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Milled Coinage?

Question: I’ve heard the term “milled” coinage before, but I’m not quite sure what it means. Can you help?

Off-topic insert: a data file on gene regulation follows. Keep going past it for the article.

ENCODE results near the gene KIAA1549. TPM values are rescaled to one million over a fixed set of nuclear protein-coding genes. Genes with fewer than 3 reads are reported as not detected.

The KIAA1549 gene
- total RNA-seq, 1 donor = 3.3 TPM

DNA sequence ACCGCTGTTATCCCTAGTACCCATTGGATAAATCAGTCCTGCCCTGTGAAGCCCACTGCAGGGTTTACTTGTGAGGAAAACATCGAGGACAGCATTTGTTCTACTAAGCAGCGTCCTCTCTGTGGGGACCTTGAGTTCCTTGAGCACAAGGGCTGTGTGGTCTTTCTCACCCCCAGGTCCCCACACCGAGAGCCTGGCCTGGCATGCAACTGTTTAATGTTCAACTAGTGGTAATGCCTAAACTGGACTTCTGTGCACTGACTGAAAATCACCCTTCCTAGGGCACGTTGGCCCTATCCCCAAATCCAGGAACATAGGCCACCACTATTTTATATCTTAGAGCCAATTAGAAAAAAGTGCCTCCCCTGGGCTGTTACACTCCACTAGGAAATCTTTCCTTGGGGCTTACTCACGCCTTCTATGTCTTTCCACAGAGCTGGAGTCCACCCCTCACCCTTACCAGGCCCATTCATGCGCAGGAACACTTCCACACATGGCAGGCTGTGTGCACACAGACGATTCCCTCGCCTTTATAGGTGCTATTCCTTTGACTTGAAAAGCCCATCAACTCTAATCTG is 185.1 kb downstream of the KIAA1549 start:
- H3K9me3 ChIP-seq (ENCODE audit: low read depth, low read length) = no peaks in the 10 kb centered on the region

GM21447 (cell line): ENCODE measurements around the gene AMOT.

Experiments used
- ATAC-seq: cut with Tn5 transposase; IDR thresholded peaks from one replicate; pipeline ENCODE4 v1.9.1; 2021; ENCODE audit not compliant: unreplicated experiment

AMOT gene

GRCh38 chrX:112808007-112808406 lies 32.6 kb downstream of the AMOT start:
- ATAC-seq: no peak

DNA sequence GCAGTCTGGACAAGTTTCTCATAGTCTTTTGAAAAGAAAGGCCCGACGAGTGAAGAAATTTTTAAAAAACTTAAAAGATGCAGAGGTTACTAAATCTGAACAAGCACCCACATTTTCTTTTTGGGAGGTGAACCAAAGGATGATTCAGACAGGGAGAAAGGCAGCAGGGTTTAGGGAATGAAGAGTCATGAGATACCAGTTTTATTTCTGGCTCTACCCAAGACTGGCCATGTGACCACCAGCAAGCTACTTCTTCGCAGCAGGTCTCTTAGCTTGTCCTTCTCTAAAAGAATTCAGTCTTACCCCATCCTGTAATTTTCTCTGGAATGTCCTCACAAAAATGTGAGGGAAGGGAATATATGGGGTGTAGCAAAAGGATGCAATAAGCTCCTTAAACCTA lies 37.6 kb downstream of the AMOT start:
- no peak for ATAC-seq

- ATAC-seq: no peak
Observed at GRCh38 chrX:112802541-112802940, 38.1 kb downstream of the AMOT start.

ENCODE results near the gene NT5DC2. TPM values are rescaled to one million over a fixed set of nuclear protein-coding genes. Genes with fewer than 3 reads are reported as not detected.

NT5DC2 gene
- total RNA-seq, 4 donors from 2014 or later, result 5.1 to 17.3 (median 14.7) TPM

Answer: From the earliest days of coinage well into the 16th century, coins were “hammered” or hand-struck between two dies. One die was usually stuck in a tree stump or other wooden piece, and was called the “anvil” die because of its stationary position. The other die, the one held by the coiner or an assistant while the coins were struck with a hammer was called the “hammer” die. This method often resulted in coins that were broader than usual or misshapen. Early Greek and Roman hammered coins are ideal issues to witness the crudeness of this minting method, as are English coins of the earliest rulers. By the mid-1500s, France had begun to “mill” its coinage by using simple presses that were powered by a water mill. This allowed for more uniformly shaped coinage. Eventually any coin that was struck by machine became known as milled, no doubt because of the water mills that formed the earliest mechanical means to produce coins. Steam coinage came into being in the late 1700s, but by then “milled” had become the term of choice. On another note, today the edges of milled coins usually have reeds or lettering; this is known as “milling” and is subtly different than the term “milled,” though the terms are often mistakenly interchanged.

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